Problematic factorial validity of three language versions of the Basic Psychological Needs Scale (BPNS): why and what are the implications?
Wissing, Marié P.
Ellis, Suria M.
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Self-determination theory is a macrotheory of human motivation that describes fundamental matters such as personality development, goals and aspirations, and self-regulation. Basic psychological needs theory, a subtheory of self-determination theory, postulates that the needs for autonomy, competence, and relatedness are universal and the satisfaction thereof essential for human functioning. Despite the theory’s strong universality claim, almost no studies tested the assumption on the African continent. The present study addressed this by exploring the factorial validity of English, Afrikaans, and Setswana versions of the Basic Psychological Needs Scale (N = 1056). After incorporating a negative-worded method effect and removing several problematic items, the fit of the intended three-factor model was good for the Afrikaans version, marginal for the English version, and poor for the Setswana version. The resulting factors’ reliabilities were low. Configural, metric, and partial scalar invariance were established between the English and Afrikaans versions. Although these findings primarily highlighted problems with the particular scale, there is also the possibility that it could have implications for the validity of the universality assumption of basic psychological needs theory and/or assumptions about denotations or manifestations of the main constructs in various cultural contexts. The study indicated the conceptual and linguistic complexities involved in assessment across diverse and multicultural contexts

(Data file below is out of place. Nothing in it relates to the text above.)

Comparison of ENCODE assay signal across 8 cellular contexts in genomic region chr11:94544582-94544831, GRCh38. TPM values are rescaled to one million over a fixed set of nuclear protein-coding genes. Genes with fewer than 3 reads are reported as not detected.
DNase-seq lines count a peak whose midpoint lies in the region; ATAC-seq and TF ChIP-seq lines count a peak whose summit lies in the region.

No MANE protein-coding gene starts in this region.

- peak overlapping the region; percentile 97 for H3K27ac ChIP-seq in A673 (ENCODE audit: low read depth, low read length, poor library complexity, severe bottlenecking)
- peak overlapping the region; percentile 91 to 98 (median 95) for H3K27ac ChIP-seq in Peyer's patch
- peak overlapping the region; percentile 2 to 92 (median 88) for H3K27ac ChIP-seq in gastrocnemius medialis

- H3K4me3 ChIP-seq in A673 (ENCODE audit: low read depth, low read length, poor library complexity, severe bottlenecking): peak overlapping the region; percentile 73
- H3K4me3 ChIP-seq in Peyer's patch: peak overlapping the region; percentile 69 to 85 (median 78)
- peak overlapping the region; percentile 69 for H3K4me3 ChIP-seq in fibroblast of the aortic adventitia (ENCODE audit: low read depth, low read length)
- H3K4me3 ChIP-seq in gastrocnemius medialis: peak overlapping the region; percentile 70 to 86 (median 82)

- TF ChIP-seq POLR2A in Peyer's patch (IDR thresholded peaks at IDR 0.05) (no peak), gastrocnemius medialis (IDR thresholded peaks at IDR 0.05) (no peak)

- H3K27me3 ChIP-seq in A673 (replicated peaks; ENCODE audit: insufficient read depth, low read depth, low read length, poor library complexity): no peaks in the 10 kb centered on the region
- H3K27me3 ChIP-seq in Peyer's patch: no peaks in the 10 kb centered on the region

- Faculty of Health Sciences